In past years, Vladimir Putin has hosted an annual televised call-in for Russian citizens to ask him various questions. For the first time, this year’s conference featured no such citizens, and instead took the form of a four-and-a-half-hour press conference. While the general consensus seems to be that the event was overwhelmingly boring, reactions to some of Putin’s particular statements are worthy of mention. Below are some responses to the press conference by analysts, politicians, and journalists, all gathered from Gazeta.ru and Kasparov.ru.
Aleksei Makarkin, Deputy Director of the Center for Political Technology:
The main thing in Putin’s address was the mass media. The questions did not used to be so incisive, and moreover, if the president responded, then it was a definitive response. He no longer observes these rules. Some of his answers contained counterattacks, and sometimes he said he wasn’t informed of the issue.
In regards to the anti-Magnitsky law, he gave the impression that he really wanted to sign it, but at the same time wanted to leave a little leeway to have the possibility of backing off from this law.
Not one of his statements was surprising. The goal of this press conference was to retain his supporters. When he answered a question from Gazeta.ru, he was not so much addressing the publication’s readers, but his own supporters, in order to demonstrate that the president is strong.
Mikhail Vinogradov, Director of the Petersburg Policy Foundation:
There was no clear message here.
The questions were more striking than their answers, just like during Dmitri Medvedev’s television interview. The main issue in the press conference was the rebirth of public political life; the press spoke up, and not just the servile ones like Izvestia. The situation is reminiscent of the end of the ’80s, when the press became the country’s key opposition force.
Boris Nemtsov, Co-Representative of Parnas, Member of the Opposition Coordination Council:
I really liked Putin’s statement about Serdyukov today. It turns out that he isn’t a swindler or a thief, since there hasn’t been a court decision yet. But Magnitsky is a swindler and a thief, and [Hermitage Capital Management head William] Browder is a swindler and a thief, despite the fact that there hasn’t been a court decision.
It’s obvious that the war on corruption is a complete fake; they won’t give up their own… I was also struck by [Putin's statement] that Magnitsky had passed away, and hadn’t been tortured. Although it’s true that after his death they found marks of torture on his body, and his fingers had been crushed. These lies struck me deeply….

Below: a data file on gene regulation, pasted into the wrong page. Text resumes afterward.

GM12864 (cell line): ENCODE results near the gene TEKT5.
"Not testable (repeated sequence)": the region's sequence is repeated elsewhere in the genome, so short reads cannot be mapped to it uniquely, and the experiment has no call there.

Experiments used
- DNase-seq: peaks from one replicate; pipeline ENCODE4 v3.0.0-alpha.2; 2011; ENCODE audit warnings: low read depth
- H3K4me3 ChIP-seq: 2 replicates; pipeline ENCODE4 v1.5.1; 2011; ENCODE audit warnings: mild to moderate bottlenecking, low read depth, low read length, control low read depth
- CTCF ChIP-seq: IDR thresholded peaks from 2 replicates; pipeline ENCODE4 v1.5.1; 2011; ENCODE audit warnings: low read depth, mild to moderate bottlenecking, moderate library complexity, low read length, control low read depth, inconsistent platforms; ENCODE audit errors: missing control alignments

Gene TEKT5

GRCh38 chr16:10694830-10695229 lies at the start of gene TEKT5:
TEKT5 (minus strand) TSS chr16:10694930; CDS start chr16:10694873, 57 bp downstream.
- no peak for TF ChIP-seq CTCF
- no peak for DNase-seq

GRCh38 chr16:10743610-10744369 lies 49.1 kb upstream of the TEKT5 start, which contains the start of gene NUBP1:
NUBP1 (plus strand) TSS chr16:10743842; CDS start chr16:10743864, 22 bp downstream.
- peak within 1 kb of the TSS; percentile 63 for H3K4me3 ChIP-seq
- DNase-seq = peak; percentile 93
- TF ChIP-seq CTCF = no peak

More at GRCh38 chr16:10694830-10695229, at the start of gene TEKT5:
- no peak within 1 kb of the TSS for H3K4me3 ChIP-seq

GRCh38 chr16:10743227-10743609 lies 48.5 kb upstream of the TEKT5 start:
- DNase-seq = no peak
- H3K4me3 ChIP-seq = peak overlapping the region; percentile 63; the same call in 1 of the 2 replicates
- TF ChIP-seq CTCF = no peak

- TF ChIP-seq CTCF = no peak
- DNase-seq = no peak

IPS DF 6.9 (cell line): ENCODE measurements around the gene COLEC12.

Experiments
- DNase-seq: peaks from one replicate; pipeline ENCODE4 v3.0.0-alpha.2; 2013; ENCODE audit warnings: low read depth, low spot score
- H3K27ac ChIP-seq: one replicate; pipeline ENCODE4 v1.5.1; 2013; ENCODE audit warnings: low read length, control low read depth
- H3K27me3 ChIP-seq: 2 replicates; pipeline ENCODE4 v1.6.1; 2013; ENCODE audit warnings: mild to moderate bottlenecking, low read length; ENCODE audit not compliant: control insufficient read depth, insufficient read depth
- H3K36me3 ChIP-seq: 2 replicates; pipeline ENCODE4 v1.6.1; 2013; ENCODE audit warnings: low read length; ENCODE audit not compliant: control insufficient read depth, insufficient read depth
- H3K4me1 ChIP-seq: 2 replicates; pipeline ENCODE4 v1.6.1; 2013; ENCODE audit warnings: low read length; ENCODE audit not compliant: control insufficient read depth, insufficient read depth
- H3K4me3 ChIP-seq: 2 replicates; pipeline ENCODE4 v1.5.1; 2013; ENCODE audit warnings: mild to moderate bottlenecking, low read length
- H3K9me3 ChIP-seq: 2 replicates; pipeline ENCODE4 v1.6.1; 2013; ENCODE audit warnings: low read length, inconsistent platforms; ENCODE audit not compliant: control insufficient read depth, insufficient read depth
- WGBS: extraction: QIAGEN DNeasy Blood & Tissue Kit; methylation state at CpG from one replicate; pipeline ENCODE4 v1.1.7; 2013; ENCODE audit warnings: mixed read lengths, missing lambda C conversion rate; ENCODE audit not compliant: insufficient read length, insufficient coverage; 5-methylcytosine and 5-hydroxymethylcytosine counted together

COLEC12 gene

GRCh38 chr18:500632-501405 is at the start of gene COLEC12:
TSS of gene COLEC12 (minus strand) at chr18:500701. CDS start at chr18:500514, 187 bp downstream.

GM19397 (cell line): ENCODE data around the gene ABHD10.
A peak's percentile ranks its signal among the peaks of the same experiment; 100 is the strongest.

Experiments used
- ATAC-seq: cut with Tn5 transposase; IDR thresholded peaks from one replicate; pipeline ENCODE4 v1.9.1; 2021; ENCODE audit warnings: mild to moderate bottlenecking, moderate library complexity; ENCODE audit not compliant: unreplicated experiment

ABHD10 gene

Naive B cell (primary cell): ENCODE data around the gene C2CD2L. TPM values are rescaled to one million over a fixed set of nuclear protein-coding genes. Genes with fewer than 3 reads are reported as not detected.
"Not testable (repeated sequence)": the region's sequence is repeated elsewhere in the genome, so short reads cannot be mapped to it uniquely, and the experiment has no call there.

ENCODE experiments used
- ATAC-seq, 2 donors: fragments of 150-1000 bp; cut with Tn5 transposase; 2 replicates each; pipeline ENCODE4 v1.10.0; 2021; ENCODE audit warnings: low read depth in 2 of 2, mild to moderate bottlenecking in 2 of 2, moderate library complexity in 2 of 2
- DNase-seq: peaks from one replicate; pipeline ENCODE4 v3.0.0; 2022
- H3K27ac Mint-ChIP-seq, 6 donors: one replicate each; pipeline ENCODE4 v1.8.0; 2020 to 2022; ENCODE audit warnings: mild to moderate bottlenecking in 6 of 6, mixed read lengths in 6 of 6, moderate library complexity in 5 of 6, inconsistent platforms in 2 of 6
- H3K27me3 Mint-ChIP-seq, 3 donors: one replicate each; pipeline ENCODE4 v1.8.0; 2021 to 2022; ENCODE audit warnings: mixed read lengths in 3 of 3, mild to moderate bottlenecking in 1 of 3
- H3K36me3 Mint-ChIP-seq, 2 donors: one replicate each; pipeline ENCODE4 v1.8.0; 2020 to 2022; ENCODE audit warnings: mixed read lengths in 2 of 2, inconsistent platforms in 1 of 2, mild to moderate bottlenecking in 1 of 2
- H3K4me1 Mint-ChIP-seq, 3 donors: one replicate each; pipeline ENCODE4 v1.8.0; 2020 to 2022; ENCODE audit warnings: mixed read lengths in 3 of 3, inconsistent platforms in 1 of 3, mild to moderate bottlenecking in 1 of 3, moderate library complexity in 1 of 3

Sergei Obukhov, State Duma Deputy from the Communist Party:
Such boredom! Four and a half hours of banality and repetition. Nothing stuck in my memory, everything was predictable. Putin is maintaining the status quo.
In regards to the anti-Magnitsky bill – that which he organized, he answered. It is not as if the Duma came up with this bill; it was, of course, the presidential administration. All of this is psychotherapy that has nothing to do with real politics.
Ilya Yashin, Co-Representative of Solidarity:
Putin says: “We do not have authoritarianism.” And just as swiftly: “I could easily change the constitution.” This is some sort of comedy club, not a press conference.
Ilya Ponomarev, State Duma Deputy from A Just Russia:
The most striking thing to me was the female journalists who asked questions.
Katya Vinokurova, Diana Khachaturian, and Masha who said “Thanks, Vova!” all showed with the same conversational manner just how much attitudes toward the acting president have changed in this country. Secondly, it is very important that the issue of yesterday’s law [on banning US adoptions of Russian children] came up seven times, and the people who asked those questions deserve a gracious bow. Thanks to that, the chances of the president vetoing this bill have risen considerably.
Yevgeniya Albats, Editor-in-Chief of the New Times:
I was certain that he would act like this during the press conference. He basically said: we’re not going to cave to public opinion. The scariest part is that Putin genuinely thinks that how it is in Russia is how it is everywhere. That is unfortunate. He genuinely does not understand basic things.
Masha Gessen, Author and Journalist, US News & World Report:
The most common thing people say to me after my meeting with Vladimir Vladimirovich Putin: “But no, it’s impossible that he didn’t know about you and your book. He’s a security services guy! They would have had to prepare him!” But did he have to prepare for today? To repeat facts and figures, to rehearse answers to totally predictable questions? Enough overestimating this guy. There are already plenty of people who agree that he’s a miscreant. What people still need to understand is that he’s not a very smart miscreant, standing at the head of a behemoth that is utterly casting off the last vestiges of professionalism and the general ability to function. It is a state apparatus built in the image and likeness of its leader: evil and stupid.